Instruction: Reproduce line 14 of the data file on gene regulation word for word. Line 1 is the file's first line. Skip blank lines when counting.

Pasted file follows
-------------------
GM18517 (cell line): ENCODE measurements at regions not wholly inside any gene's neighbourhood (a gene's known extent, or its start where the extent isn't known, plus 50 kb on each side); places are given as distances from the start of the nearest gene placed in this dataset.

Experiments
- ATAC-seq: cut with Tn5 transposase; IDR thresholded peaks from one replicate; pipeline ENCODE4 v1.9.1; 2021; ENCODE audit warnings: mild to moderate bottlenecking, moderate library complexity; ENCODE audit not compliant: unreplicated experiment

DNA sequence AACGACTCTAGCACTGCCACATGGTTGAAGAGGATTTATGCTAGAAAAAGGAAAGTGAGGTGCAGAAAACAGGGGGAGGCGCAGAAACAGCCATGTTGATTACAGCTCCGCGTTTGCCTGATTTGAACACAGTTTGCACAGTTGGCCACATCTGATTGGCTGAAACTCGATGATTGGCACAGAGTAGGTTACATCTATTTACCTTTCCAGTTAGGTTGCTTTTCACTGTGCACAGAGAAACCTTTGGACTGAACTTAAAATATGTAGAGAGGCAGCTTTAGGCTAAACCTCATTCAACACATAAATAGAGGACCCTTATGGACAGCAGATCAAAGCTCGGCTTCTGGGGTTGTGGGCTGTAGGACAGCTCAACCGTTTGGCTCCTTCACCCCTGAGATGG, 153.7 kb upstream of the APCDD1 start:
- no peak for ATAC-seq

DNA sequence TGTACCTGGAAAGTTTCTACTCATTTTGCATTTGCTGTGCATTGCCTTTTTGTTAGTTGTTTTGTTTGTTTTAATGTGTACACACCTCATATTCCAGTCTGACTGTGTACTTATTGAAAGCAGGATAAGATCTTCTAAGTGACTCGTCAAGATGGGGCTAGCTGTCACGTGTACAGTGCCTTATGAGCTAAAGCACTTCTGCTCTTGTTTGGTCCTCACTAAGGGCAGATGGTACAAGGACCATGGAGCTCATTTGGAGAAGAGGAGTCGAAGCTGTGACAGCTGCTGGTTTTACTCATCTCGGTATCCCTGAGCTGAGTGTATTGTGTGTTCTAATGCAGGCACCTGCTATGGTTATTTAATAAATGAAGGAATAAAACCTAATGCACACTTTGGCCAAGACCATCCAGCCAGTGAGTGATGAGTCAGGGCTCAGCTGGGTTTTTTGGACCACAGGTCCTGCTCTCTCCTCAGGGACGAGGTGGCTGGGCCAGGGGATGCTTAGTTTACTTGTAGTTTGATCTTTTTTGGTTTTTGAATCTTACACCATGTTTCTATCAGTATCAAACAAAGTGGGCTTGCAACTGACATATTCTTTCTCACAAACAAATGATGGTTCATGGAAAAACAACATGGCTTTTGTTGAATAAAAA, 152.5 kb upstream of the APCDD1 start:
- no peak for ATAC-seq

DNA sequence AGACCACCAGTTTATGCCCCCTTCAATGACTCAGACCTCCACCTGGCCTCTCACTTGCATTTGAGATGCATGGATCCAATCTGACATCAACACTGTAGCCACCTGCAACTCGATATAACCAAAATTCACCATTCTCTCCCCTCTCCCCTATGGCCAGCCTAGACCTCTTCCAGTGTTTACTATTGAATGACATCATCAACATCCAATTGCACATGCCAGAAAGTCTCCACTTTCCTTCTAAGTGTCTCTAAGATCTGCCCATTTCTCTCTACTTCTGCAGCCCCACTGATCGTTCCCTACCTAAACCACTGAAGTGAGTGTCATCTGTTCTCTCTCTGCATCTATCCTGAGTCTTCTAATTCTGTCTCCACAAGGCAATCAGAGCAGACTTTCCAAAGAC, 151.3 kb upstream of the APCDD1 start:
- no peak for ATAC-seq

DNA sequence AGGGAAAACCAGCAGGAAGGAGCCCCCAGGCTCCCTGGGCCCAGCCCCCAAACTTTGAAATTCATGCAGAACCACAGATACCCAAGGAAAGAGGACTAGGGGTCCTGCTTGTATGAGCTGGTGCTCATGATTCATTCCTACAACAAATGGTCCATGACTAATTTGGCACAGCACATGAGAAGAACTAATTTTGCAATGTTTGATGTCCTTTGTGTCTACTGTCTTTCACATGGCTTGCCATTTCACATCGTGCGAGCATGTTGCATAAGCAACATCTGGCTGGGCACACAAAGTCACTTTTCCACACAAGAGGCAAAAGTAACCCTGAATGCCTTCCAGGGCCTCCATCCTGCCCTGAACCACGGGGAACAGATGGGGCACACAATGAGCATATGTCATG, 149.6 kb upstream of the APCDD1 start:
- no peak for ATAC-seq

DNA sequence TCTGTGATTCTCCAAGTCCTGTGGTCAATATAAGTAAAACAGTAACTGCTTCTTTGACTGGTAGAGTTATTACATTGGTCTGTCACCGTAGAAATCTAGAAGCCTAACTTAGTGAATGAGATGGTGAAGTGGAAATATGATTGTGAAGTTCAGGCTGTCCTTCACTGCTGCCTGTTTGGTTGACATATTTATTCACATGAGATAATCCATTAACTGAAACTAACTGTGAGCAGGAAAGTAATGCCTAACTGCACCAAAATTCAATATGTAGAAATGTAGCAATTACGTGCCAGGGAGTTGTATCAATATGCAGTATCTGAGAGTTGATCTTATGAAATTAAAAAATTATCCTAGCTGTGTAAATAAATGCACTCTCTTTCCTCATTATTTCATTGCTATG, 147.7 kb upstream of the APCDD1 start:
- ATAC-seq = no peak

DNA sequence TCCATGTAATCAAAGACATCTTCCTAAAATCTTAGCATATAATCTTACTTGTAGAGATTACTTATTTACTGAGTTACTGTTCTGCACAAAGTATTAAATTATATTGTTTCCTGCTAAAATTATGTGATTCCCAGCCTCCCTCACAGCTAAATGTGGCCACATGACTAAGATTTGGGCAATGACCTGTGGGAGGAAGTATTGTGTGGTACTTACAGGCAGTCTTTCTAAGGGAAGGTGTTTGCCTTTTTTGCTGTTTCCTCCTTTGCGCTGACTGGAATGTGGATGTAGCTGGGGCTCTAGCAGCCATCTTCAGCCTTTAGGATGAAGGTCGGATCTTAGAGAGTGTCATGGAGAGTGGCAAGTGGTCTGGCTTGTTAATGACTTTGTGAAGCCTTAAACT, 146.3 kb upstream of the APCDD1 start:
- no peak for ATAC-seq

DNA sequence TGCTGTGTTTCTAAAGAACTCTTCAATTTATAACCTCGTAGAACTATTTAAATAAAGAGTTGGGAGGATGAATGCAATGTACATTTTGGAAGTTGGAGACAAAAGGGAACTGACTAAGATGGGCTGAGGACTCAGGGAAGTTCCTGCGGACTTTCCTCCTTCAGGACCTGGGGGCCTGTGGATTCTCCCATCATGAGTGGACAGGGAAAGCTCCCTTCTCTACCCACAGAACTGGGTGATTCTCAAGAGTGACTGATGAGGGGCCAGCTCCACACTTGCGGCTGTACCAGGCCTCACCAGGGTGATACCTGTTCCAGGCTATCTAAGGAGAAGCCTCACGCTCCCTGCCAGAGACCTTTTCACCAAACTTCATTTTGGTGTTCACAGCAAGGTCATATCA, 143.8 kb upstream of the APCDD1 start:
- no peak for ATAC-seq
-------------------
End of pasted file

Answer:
DNA sequence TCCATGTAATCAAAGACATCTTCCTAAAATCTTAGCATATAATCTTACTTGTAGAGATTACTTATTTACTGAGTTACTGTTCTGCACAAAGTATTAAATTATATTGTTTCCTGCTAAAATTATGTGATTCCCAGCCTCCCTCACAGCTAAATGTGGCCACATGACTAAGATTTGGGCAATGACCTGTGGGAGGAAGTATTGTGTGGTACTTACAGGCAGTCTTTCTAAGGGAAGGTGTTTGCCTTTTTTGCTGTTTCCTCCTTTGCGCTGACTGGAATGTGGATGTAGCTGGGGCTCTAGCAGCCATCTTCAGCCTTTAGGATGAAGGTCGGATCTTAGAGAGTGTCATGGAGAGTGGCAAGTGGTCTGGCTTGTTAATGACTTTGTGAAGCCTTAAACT, 146.3 kb upstream of the APCDD1 start: